(NH Register Editorial) “We Agree With Kissel’s Advice for the Malloy Administration”

October 1, 2013

(The following editorial was published in the New Haven Register on September 29, 2013)

Editorial: State pardons board should meet in public

Gov. Dannel P. Malloy’s words about open government and secrecy at the Board of Pardons and Paroles sound reasonable at first, but his administration’s actions have not matched the words.

Malloy said Friday that the state pardons board should meet in public, with limited exceptions made for the privacy of crime victims. And that it’s a “balancing act, but more often than not, err on the side of transparency.”
Great, but the Board of Pardons and Paroles twice violated state law last year by holding closed-door sessions to consider and vote on pardons, the Freedom of Information Commission concluded recently. The finding stemmed from a complaint by the Journal Inquirer newspaper of Manchester.

The paper points out that the assistant state attorney general representing the board, Steven R. Strom, said after the commission’s decision that he would appeal to Superior Court. Board Chairwoman Erika Tindill, meanwhile, is a Malloy appointee.

More reasons to be concerned?

The Malloy administration in 2013 proposed legislation that would have made pardon documents secret.

Sen. John A Kissel, R-Enfield, on Thursday wrote a letter to Attorney General George Jepsen urging his office not to appeal the FOI ruling.

In that letter, he noted that “transparency discourages corruption and political favoritism.” On Sunday he told the Register that “it’s really a clear issue. This process needs to be open and transparent because God forbid a case of political influence happens down the road…”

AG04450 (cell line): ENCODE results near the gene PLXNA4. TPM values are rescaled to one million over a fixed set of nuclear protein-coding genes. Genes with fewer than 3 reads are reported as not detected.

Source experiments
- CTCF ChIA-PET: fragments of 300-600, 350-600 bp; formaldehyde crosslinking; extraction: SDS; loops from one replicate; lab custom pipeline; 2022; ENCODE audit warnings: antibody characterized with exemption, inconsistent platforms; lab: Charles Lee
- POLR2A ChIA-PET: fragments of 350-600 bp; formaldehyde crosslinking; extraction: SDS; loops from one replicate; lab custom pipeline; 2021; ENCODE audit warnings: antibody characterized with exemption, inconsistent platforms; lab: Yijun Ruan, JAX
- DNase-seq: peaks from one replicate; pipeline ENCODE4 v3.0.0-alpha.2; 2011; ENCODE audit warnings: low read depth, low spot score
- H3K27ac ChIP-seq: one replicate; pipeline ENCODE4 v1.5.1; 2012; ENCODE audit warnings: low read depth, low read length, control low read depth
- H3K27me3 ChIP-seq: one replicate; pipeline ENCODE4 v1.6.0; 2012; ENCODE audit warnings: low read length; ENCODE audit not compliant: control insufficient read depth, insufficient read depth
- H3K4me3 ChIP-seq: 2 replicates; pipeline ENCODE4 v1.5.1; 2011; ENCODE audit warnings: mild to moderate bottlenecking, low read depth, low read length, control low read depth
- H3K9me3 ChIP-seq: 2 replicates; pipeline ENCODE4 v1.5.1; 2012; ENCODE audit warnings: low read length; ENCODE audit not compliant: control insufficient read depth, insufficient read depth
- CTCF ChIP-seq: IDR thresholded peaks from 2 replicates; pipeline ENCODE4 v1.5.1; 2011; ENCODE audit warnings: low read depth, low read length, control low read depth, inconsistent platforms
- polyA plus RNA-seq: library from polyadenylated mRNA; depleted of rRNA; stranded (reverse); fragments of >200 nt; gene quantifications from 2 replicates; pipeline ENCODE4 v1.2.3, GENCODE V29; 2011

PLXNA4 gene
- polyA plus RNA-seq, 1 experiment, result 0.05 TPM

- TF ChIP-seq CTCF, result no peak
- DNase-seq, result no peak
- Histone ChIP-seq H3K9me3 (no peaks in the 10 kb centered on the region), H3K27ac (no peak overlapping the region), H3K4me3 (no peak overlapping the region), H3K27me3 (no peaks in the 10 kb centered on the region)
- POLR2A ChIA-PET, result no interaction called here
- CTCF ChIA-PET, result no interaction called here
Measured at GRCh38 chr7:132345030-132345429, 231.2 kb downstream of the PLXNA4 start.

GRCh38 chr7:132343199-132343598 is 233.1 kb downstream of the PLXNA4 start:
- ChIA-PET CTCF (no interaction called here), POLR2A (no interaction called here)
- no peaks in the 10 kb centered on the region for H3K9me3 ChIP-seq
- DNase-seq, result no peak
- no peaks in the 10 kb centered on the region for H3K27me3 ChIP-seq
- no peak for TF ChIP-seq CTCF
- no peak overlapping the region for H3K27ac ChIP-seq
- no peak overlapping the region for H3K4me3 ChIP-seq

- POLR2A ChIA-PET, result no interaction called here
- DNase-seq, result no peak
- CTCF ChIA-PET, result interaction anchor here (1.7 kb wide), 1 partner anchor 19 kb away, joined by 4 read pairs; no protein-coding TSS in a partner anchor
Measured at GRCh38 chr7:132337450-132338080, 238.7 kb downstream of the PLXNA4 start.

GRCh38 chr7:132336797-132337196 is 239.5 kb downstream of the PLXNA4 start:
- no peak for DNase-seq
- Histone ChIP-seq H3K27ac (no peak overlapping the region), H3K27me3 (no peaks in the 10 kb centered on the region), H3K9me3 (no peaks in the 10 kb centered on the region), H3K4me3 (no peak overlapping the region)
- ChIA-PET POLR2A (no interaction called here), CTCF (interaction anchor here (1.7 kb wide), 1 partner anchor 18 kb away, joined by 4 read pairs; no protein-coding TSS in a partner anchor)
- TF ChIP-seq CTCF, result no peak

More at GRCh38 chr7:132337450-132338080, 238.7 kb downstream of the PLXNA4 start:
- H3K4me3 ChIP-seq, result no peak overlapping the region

As for the governor’s comments, Kissel said, “He seemed to indicate that he supports transparency. He’s concerned for victims and I understand that. But nonetheless, these (board officials) are people who work at his pleasure. He could pick up the phone and say, ‘Listen, this is my policy. Stick to it.’”
The concern is that the pardons board is not operating in an open and public way, Kissel said, despite the FOI ruling and “the most important reason, the safety of the public and the public good.”

Kissel called Jepsen a “straight-up guy” but “if he obfuscates, where do we stand?”

Arguments for state secrecy are seldom about protecting crime victims or a vulnerable young person. More often, they look to protect the whims and wishes of the powerful.

We’re having trouble seeing how the victims argument has much relevance either. If a convict is being considered for parole or pardon and a victim’s name wasn’t used publicly during the trial, then it need not be used in covering the pardon or parole. If a victim chooses not to take part, fine. But we would expect the victim of a violent crime, for example, to want a parole or pardon hearing to be public either way.

Critics say Malloy and his top officials have a record of trying to control right-to-know groups and ethics units, moving for budget-office authority over accountability agencies. Twice Malloy proposed cutting funding for the commissions that oversee freedom of information, ethics and elections enforcement. Just as bad, he wanted to merge their legal staffs under an office with a governor-appointed leader having authority to hire and fire people in the agencies.

Critics also mention the Newtown cases (with photos kept private), but even if you grant that one as a rare exception, you still have other moves to shroud information, such as the governor’s office refusing to release the personnel files of state employees in the food stamp debacle after the 2011 October snowstorm.

We agree with Kissel’s advice for the Malloy administration: “Don’t just talk transparency, but actually be open. Don’t act behind closed doors.”